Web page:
The Bride of Christ and Other Fictions – Montague Summers

The Bride of Christ and Other Fictions – Montague Summers
Snuggly Books 2020


I have a collection of books by and about Montague Summers. A few years ago, somebody found a bunch of his writing that was long believed lost. It contained an unpublished collection of ghost stories that was finally put out last year. This collection was really, really cool. The publisher, Snuggly Books, announced that they had enough material for a second collection of unreleased fiction. It was to be titled The Bride of Christ. I ordered a copy as soon as it came out.

In his introduction to the text, Daniel Corrick notes that the pieces in this collection can be divided into four categories: the ghost stories, the Uranian pieces, the society pieces and the titular novella. I’m going to stick with these categories in my discussion too.

The ghost stories are very short little things. They’re not awful or unpleasant to read, but they’re not particularly memorable.

The Uranian pieces are mostly uninteresting. One of them, “The Parting of the Ways”, is ok. It’s a story about a lad falling in love with a lad who falls in love with a woman. It’s not a great story, but it is actually a story which is more than can be said about the other two Uranian “pieces” in here. I was going to say that it’s a bit odd that a self proclaimed Catholic priest would write stories about romantic affairs between teenage boys, but I guess that’s not really true at all.

The “society pieces” are boring garbage. Both are opening chapters to books that Summers never bothered to finish. These are boring stories about rich old British women trying to impress their friends. I read one, but couldn’t bring myself to finish the other. Pure crap.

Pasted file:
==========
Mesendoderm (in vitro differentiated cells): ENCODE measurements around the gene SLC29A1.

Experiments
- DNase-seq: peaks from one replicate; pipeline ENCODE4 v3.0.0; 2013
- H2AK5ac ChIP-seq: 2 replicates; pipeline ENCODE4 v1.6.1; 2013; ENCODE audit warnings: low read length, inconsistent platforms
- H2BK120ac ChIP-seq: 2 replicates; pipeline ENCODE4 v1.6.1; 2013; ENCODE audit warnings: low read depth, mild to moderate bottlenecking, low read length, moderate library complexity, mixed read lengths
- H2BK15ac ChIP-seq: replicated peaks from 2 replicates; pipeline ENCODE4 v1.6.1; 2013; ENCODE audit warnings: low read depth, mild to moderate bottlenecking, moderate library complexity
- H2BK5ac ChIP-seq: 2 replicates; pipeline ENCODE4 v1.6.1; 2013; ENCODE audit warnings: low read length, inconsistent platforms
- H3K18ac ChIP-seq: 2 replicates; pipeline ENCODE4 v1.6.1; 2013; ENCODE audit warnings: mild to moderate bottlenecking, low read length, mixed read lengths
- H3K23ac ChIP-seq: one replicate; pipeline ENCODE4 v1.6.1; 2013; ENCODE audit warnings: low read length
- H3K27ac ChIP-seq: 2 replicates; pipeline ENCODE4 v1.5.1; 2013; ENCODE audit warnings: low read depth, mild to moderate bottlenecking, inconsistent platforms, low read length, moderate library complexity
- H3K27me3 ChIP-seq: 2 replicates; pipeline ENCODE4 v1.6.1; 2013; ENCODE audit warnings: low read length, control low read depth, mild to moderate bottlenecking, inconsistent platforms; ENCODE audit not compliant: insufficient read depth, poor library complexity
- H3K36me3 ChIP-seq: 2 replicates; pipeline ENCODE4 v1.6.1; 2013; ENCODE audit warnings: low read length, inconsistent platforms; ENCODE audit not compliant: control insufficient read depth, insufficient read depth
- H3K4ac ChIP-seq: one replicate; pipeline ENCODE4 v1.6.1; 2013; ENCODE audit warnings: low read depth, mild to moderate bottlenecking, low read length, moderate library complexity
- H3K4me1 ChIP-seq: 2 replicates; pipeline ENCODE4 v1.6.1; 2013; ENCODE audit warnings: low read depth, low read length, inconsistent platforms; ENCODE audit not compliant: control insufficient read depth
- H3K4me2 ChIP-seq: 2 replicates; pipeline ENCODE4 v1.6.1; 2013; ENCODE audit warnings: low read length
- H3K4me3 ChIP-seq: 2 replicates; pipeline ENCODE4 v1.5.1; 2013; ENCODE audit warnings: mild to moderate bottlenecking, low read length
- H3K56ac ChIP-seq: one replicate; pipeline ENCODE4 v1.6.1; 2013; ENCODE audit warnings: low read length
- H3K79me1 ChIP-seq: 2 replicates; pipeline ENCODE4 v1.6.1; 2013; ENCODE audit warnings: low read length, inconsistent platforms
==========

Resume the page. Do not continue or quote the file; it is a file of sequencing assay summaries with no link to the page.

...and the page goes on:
The Bride of Christ, the longest piece in this book, appears at the start of the collection, but I was excited to read it, so I saved it for last. I was disappointed. It’s the story of a nun who falls in love with Jesus. The priest at her convent tells her this is not good. Just as the story seems to start, it ends. There is supposedly some debate over whether or not this work is complete. If this is the final product, it’s absolute shit. There’s simply not enough in here for it to be interesting. I’m giving Monty the benefit of the doubt and assuming it’s unfinished.

I understand why a publisher would choose to release two books of Summers’ fiction rather than trying to stick it all into one together, and as a collector of his work, I am pretty happy to own this collection of rarities. Honestly though, there isn’t going to be much of interest in this book to anyone other than Summers enthusiasts. I think taking the two ghost stories out of this one and adding them into Six Ghost Stories as an appendix would have made the best book. The leftovers aren’t really worth reading.

Six Ghost Stories – Montague Summers

 

summers six ghost stories.jpgSix Ghost Stories – Montague Summers
Snuggly Books – 2019